Having an attorney on retainer can also help a business obtain early resolution to some matters. It can be difficult for two business owners who are in disagreement to sit down and try to talk to each other. In fact, we have encountered a lot of people who can hardly be in the same room together. In these situations, it is much easier for the parties to communicate through their respective lawyers.
Lawyers speak the truth to their clients, give them counsel, and play the role of mediator, so to speak. We can remind our clients of how time-consuming and expensive the trial process can be, and help them determine whether trial is really something they want to pursue. In addition, a lawyer can encourage mediation before the filing of a lawsuit. The mediation process would allow all of the parties to attempt an agreement or a solution.
It is extremely useful to have a lawyer who understands the business and can write, review, and/or update contracts in a way that best suits the operations of that particular business. A good law firm’s involvement with a business will ensure that the contracts make sense, and that the business knows what to do should a problem arise.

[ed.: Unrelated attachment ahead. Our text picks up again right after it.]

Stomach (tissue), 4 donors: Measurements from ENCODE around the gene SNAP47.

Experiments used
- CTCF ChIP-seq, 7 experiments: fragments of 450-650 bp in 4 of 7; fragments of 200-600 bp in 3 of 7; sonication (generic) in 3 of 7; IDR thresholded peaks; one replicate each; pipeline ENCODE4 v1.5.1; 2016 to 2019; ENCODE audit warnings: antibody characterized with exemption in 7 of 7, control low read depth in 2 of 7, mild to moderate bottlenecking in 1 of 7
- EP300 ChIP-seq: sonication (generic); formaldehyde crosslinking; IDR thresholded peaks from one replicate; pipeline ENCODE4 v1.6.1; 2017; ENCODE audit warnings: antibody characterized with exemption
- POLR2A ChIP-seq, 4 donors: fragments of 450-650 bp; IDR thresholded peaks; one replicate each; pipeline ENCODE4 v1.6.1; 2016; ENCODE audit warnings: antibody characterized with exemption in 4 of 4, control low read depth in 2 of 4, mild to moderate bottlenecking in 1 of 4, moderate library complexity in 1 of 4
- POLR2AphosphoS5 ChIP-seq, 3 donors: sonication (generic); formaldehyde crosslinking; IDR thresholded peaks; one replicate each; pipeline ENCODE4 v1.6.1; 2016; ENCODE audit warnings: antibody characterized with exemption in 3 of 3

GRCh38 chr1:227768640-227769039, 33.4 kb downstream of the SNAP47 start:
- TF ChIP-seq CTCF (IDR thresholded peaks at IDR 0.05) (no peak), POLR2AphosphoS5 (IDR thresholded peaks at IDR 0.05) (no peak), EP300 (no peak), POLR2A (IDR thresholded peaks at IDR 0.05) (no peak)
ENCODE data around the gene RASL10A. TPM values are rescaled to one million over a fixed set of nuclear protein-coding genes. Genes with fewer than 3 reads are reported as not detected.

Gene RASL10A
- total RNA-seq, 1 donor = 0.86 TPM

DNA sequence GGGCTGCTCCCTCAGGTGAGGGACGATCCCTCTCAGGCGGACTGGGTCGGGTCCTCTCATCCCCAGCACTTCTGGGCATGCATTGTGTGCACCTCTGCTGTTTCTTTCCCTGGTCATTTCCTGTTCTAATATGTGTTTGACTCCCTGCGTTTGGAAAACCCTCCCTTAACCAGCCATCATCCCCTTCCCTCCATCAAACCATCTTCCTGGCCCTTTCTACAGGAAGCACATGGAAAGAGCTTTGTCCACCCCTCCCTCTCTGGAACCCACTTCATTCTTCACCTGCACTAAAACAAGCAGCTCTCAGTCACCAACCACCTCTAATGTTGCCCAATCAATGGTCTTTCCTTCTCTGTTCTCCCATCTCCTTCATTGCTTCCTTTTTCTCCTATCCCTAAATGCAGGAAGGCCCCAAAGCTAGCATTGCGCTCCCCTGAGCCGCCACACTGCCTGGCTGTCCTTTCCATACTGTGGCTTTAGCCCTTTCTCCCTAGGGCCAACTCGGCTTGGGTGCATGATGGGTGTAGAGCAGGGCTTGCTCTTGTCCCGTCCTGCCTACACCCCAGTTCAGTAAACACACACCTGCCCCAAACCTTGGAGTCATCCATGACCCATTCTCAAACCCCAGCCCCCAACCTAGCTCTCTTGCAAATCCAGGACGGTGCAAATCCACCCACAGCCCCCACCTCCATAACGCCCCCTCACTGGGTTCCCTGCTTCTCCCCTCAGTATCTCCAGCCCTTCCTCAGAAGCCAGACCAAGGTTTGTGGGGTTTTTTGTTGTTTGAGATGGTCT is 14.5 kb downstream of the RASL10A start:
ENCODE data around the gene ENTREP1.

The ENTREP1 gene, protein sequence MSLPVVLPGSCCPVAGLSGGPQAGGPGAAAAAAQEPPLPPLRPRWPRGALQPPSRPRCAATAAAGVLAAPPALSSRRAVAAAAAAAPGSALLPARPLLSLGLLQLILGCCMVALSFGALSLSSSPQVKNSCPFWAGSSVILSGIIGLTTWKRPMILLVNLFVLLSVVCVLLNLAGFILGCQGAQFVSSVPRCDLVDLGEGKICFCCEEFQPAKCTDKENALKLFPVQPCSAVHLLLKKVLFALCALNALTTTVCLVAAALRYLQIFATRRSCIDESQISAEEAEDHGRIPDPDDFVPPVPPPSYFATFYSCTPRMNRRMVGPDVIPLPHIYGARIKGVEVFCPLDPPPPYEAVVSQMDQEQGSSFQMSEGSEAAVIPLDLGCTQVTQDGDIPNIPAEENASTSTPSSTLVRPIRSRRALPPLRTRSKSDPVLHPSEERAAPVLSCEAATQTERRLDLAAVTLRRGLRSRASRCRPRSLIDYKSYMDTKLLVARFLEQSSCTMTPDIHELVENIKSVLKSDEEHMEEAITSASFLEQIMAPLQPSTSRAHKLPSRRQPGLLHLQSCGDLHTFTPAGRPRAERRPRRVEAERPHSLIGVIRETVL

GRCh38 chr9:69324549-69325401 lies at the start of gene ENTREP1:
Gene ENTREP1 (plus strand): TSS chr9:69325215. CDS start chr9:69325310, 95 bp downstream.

What Are Alternative Resolution Methods To Business Litigation Matters?
Mediation is one of the main alternative resolution methods to business litigation matters. It is a process whereby the parties show up to an office or courthouse and speak to a mediator while in separate rooms. The mediator is an unbiased third party who is in no way connected to the lawsuit. The mediator’s job is to go back and forth between each party’s room to communicate the other side’s position with the ultimate goal of getting the parties to come to an agreement. Mediation is not forced and a party should not want to resolve the matter before attempting mediation.
The mediator should give honest feedback to each party regarding the strengths and weaknesses of his/her/its case, which is something that even lawyers may have a tough time doing because they are in a position to advocate only for their client. For this reason, many lawyers may not even see the potential weaknesses in their cases. The ability to identify such weaknesses can lead to the resolution of disagreements, and even if not, it can provide a business owner with a better understanding of how strong or weak his/her/its case is, and guide their actions moving forward. At end of the day, everyone is free to get up and walk away from mediation; there is nothing binding about it unless an agreement is reached and signed.